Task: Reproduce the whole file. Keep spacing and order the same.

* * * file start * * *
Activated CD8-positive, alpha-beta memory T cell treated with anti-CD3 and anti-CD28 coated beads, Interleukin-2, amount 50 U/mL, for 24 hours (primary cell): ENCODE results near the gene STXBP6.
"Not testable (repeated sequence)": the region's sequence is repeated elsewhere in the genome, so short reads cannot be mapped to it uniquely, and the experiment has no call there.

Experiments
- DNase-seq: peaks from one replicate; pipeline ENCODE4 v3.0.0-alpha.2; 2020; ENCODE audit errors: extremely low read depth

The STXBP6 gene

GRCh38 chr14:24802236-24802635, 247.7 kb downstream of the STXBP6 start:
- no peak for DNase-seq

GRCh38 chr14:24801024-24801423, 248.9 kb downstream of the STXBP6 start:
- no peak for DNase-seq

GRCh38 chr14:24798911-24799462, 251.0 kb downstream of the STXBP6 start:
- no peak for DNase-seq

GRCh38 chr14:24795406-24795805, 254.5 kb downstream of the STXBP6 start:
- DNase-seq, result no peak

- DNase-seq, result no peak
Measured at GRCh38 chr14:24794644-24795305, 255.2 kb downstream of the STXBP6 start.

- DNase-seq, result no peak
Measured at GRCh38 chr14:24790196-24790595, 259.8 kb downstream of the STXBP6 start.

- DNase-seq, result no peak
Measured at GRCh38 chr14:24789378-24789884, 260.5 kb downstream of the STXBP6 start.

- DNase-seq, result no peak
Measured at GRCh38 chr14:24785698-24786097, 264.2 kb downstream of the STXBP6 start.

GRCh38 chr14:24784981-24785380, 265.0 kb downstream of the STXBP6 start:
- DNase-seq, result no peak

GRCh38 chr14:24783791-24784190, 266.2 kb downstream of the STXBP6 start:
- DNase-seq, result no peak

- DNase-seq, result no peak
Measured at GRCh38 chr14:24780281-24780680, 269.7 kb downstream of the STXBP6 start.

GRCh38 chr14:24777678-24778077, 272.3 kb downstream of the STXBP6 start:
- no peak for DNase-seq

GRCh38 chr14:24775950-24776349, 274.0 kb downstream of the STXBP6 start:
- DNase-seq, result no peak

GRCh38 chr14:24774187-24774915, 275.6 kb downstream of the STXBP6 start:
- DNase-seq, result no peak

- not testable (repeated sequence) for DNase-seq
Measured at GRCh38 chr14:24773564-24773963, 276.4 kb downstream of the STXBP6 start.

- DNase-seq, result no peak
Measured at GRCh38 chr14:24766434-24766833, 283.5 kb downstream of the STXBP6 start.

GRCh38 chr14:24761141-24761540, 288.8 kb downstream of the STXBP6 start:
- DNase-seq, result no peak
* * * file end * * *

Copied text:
Activated CD8-positive, alpha-beta memory T cell treated with anti-CD3 and anti-CD28 coated beads, Interleukin-2, amount 50 U/mL, for 24 hours (primary cell): ENCODE results near the gene STXBP6.
"Not testable (repeated sequence)": the region's sequence is repeated elsewhere in the genome, so short reads cannot be mapped to it uniquely, and the experiment has no call there.

Experiments
- DNase-seq: peaks from one replicate; pipeline ENCODE4 v3.0.0-alpha.2; 2020; ENCODE audit errors: extremely low read depth

The STXBP6 gene

GRCh38 chr14:24802236-24802635, 247.7 kb downstream of the STXBP6 start:
- no peak for DNase-seq

GRCh38 chr14:24801024-24801423, 248.9 kb downstream of the STXBP6 start:
- no peak for DNase-seq

GRCh38 chr14:24798911-24799462, 251.0 kb downstream of the STXBP6 start:
- no peak for DNase-seq

GRCh38 chr14:24795406-24795805, 254.5 kb downstream of the STXBP6 start:
- DNase-seq, result no peak

- DNase-seq, result no peak
Measured at GRCh38 chr14:24794644-24795305, 255.2 kb downstream of the STXBP6 start.

- DNase-seq, result no peak
Measured at GRCh38 chr14:24790196-24790595, 259.8 kb downstream of the STXBP6 start.

- DNase-seq, result no peak
Measured at GRCh38 chr14:24789378-24789884, 260.5 kb downstream of the STXBP6 start.

- DNase-seq, result no peak
Measured at GRCh38 chr14:24785698-24786097, 264.2 kb downstream of the STXBP6 start.

GRCh38 chr14:24784981-24785380, 265.0 kb downstream of the STXBP6 start:
- DNase-seq, result no peak

GRCh38 chr14:24783791-24784190, 266.2 kb downstream of the STXBP6 start:
- DNase-seq, result no peak

- DNase-seq, result no peak
Measured at GRCh38 chr14:24780281-24780680, 269.7 kb downstream of the STXBP6 start.

GRCh38 chr14:24777678-24778077, 272.3 kb downstream of the STXBP6 start:
- no peak for DNase-seq

GRCh38 chr14:24775950-24776349, 274.0 kb downstream of the STXBP6 start:
- DNase-seq, result no peak

GRCh38 chr14:24774187-24774915, 275.6 kb downstream of the STXBP6 start:
- DNase-seq, result no peak

- not testable (repeated sequence) for DNase-seq
Measured at GRCh38 chr14:24773564-24773963, 276.4 kb downstream of the STXBP6 start.

- DNase-seq, result no peak
Measured at GRCh38 chr14:24766434-24766833, 283.5 kb downstream of the STXBP6 start.

GRCh38 chr14:24761141-24761540, 288.8 kb downstream of the STXBP6 start:
- DNase-seq, result no peak